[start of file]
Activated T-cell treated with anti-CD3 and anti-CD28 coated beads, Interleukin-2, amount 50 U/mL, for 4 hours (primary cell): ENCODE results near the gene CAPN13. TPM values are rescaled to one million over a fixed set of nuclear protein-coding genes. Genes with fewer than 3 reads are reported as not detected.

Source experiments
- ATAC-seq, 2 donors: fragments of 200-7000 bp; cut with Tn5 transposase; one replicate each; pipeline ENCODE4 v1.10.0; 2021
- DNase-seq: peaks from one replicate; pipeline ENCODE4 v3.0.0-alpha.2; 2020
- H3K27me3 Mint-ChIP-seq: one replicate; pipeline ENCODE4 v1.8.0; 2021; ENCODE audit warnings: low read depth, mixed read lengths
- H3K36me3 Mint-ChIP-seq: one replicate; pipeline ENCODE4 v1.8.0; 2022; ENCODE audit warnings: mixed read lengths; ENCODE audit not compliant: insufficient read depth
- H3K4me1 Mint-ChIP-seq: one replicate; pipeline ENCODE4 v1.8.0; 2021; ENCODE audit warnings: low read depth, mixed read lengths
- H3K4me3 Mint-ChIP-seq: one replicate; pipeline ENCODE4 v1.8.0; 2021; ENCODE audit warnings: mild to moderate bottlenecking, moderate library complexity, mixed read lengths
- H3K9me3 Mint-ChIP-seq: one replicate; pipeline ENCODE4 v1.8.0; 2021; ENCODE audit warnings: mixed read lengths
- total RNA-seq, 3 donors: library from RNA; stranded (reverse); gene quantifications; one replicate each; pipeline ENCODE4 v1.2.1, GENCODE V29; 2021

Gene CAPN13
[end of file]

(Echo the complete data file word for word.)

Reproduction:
Activated T-cell treated with anti-CD3 and anti-CD28 coated beads, Interleukin-2, amount 50 U/mL, for 4 hours (primary cell): ENCODE results near the gene CAPN13. TPM values are rescaled to one million over a fixed set of nuclear protein-coding genes. Genes with fewer than 3 reads are reported as not detected.

Source experiments
- ATAC-seq, 2 donors: fragments of 200-7000 bp; cut with Tn5 transposase; one replicate each; pipeline ENCODE4 v1.10.0; 2021
- DNase-seq: peaks from one replicate; pipeline ENCODE4 v3.0.0-alpha.2; 2020
- H3K27me3 Mint-ChIP-seq: one replicate; pipeline ENCODE4 v1.8.0; 2021; ENCODE audit warnings: low read depth, mixed read lengths
- H3K36me3 Mint-ChIP-seq: one replicate; pipeline ENCODE4 v1.8.0; 2022; ENCODE audit warnings: mixed read lengths; ENCODE audit not compliant: insufficient read depth
- H3K4me1 Mint-ChIP-seq: one replicate; pipeline ENCODE4 v1.8.0; 2021; ENCODE audit warnings: low read depth, mixed read lengths
- H3K4me3 Mint-ChIP-seq: one replicate; pipeline ENCODE4 v1.8.0; 2021; ENCODE audit warnings: mild to moderate bottlenecking, moderate library complexity, mixed read lengths
- H3K9me3 Mint-ChIP-seq: one replicate; pipeline ENCODE4 v1.8.0; 2021; ENCODE audit warnings: mixed read lengths
- total RNA-seq, 3 donors: library from RNA; stranded (reverse); gene quantifications; one replicate each; pipeline ENCODE4 v1.2.1, GENCODE V29; 2021

Gene CAPN13